Authors propose a method named Degenerative Adversarial NeuroImage Net (DaniNet) to Simulate magnetic resonance Imaging (MRI) data representative of neurodegenerative diseases.

Their method uses an adversarially trained autoencoder to capture the patterns that characterize the progression of such diseases. They are also able to condition the generated images on non-imaging features (such as age, diagnosis, etc.).


Simulating images representative of neurodegenerative diseases is important for predicting patient outcomes and for validation of computational models of disease progression. Traditional computational methods are limited by imposing a parametric model for atrophy and are extremely resource-demanding.

Other generative models that have been proposed in literature have a few limitations, such as introducing the same morphological changes across all subjects.


The first pre-processing block (blue) extracts a normalized slice \(x\) from the MRI. The second component (grey) is a Conditional Deep Autoencoder (CDA) composed of two deep neural networks: an encoder \(E\) that embeds \(x\) in a latent space \(Z\), and a generator \(G\) that projects the vectors produced back to the original manifold.

The latent vector \(z\) is conditioned on two variables:

  • \(d\) the diagnosis,
  • \(a \in [1, A]\) the age group, which allows to compute the deformation loss (yellow) to learn morphological changes along the progression.

The output of \(G\) are synthetic images defined as \(g_{a} = G(E(x), a, d)\).

The third component (green), consists of two discriminator networks:

  • \(D_{z}\) that drives \(E\) to produce \(z\) with a uniform prior and smooth temporal progression.
  • \(D_{b}\) that drives \(G\) to produce realistic brain neuroimages.

Finally, disease progression is modeled through some biological constraints (orange).

Two discriminators are used for the adversarial training:

  • The first discriminator \(D_{z}\) guides \(E\) to generate \(z\) with a uniform distribution to ensure temporal smoothness:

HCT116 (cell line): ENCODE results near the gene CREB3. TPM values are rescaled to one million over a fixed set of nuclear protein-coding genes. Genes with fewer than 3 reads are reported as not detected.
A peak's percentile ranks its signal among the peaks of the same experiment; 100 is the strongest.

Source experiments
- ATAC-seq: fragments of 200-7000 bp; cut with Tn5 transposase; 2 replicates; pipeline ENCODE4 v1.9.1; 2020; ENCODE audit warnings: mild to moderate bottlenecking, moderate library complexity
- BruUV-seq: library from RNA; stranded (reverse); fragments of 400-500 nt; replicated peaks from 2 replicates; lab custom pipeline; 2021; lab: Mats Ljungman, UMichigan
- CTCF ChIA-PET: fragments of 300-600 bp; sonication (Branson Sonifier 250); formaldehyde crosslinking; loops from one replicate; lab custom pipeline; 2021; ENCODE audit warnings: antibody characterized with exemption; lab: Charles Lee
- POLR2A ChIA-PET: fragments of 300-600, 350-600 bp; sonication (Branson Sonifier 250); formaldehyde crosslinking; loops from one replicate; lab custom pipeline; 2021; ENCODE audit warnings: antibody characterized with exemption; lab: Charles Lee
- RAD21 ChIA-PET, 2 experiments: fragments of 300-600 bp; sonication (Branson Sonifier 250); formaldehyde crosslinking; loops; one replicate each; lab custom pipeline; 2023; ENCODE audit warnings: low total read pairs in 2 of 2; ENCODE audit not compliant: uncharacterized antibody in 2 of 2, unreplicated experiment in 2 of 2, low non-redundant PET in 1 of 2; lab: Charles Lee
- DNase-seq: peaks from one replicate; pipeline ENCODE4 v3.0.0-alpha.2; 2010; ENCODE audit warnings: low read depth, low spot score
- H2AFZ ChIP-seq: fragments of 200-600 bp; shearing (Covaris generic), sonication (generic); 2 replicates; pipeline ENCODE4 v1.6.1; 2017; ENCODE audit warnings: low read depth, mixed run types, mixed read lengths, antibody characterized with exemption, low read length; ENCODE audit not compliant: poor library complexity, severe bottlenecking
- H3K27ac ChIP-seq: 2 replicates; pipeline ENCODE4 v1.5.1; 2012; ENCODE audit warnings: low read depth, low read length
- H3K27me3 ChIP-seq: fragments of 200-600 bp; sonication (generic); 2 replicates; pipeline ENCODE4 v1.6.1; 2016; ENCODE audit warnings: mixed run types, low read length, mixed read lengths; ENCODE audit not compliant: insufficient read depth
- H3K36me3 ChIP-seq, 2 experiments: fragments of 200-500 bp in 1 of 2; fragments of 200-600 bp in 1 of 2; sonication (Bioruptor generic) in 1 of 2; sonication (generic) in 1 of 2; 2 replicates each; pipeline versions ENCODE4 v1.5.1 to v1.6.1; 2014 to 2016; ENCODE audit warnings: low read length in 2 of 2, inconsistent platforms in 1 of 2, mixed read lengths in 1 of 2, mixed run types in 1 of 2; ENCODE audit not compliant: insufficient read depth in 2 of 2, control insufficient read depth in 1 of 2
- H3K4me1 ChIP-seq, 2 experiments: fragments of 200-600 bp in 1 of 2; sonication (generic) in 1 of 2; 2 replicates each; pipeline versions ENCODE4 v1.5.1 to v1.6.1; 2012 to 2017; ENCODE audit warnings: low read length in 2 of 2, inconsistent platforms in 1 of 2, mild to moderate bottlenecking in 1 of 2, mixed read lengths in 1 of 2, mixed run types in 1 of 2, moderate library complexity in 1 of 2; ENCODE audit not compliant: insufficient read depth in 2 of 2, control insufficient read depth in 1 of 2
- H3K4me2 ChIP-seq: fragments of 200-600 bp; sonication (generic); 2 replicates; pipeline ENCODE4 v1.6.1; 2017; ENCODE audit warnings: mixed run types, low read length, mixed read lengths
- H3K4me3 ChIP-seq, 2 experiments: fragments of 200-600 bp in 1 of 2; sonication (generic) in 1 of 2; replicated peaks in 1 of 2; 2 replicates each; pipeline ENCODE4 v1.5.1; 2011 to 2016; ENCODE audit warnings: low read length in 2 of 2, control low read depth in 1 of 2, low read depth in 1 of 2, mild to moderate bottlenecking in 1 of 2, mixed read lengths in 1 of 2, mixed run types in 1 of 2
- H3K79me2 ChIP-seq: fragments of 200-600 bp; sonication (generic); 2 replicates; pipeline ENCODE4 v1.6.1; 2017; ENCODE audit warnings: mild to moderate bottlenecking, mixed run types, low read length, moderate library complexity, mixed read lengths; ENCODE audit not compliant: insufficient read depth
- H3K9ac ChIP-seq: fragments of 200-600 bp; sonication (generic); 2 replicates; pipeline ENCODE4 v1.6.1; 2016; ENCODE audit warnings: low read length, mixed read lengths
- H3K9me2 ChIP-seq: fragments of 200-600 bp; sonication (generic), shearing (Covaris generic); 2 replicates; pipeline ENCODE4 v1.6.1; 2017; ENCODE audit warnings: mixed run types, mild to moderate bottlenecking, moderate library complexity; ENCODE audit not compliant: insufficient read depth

\[min_{G} max_{D_{z}} \mathbb{E}_{z^{* }} [ \log D_{z} (z^{* })] + \mathbb{E}_{x} [1 - \log D_{z} (E(x))]\]

\(z^{* }\) is a vector sampled from \(\mathbb{U}\), and \(E(x)\) is the latent vector obtained from \(x\).

  • The second discriminator \(D_{b}\) guides the generator \(G\) to produce realistic brain images:
\[min_{G} max_{D_{b}} \mathbb{E}_{x} [ \log D_{b} (x))] + \mathbb{E}_{x} [1 - D_{b} (G(E(x), a, d))]\]

Three loss functions are used to drive the training: the loss functions \(L_{reg}\) and \(L_{vox}\) ensure monotonic intensity change to mimic neurodegeneration, and \(L_{def}\) together with \(D_{b}\) ensure realistic brain morphology.

  • Given a synthetic output \(g_{a}\) in age group \(a\), authors impose that the corresponding voxels of each preceding image \(g_{i}\) with \(i < a\) have higher-intensity values. Likewise, later images \(g_{j} with\)j > a$$ have lower-intensity values:
\[L_{vox}= \frac{1}{MN(A - 1)} \left[ \sum_{p=1}^{a-1} sgn(g_{a} - g_{p}) + \sum_{p=a+1}^{A} sgn(g_{p} - g_{a}) \right]\]

where \(g_{i}\) (with \(i \in [1, A]\)) is the image sequence.

  • Authors use another term to improve spatial consistency across neighboring voxels. This terms operates at a regional level. Pre-trained SVRs are used to supply a set of constraints on the generator’s outputs for ensuring accurate emulation of neurodegeneration:
\[L_{reg} = \frac{1}{R(A - 1)} \sum_{i=1}^{R} \left[ \sum_{p=1}^{a-1} \left( SVR_{i}(p, a, d) - \frac{\sum[g_{a} \cdot r_{i}] + \epsilon}{\sum[g_{p} \cdot r_{i}] + \epsilon} \right) + \\ \sum_{p=a+1}^{A} \left( SVR_{i}(p, a, d) - \frac{\sum[g_{p} \cdot r_{i}] + \epsilon}{\sum[g_{a} \cdot r_{i}] + \epsilon} \right) \right]\]

where \(R\) is the number of regions, \(r_{i}\) is the \(i\)-th region-mask, \(SVR_{i}(p, a, d)\) is the prediction of intensity rate progression for the region \(i\), and \(\epsilon = 0.1\) avoids division by 0.

  • The deformation loss minimises the difference between each input image \(x\) and a weighted average of two outputs from the nearest age bins:
\[L_{def} = L_{2} \left( x, [g_{a} \alpha + g_{a + 1} (1 - \alpha)] \right)\]

where \(\alpha\) reflects the distance between input age and the group \(a\) and \(a + 1\).


Authors used T1-weighed longitudinal MRI images from the ADNI dataset to train and test their method:

  • 9652 images (876 subjects) for training.
  • 1283 images (179 subjects) for testing.

Pre-processing consists of linear co-registration to the MNI template, skull-stripping, and intensity normalization.


In the figures below \(x\) indicate baseline visits, and \(y\) corresponds to follow-up visits (ground-truth). Results are reported as different combinations of the proposed loss functions/priors:

  • \(P\) obtained exploiting \(L_{vox}\) and \(L_{reg}\).
  • \(C\) obtained conditioning the system with the clinical diagnosis.
  • \(T\) obtained when the learned model is transferred before testing on new data.

Quantitative comparison between images \(y\) and predicted images is done using Structural Similarity Index Matrices (SSIM).

Qualitative comparisons were also carried out to assess the perception of medical imaging experts by asking to select the closest synthetic image from the pool of configurations.

Clearly, the best results are obtained when the framework includes all three components. The baseline model produces inferior SSIM. Transfer learning \(T\) is the feature that provides the highest contribution.


Authors experiments demonstrate that their proposed method shows the ability to produce accurate and realistic synthetic MRI images that emulate neurodegenerative disease progression.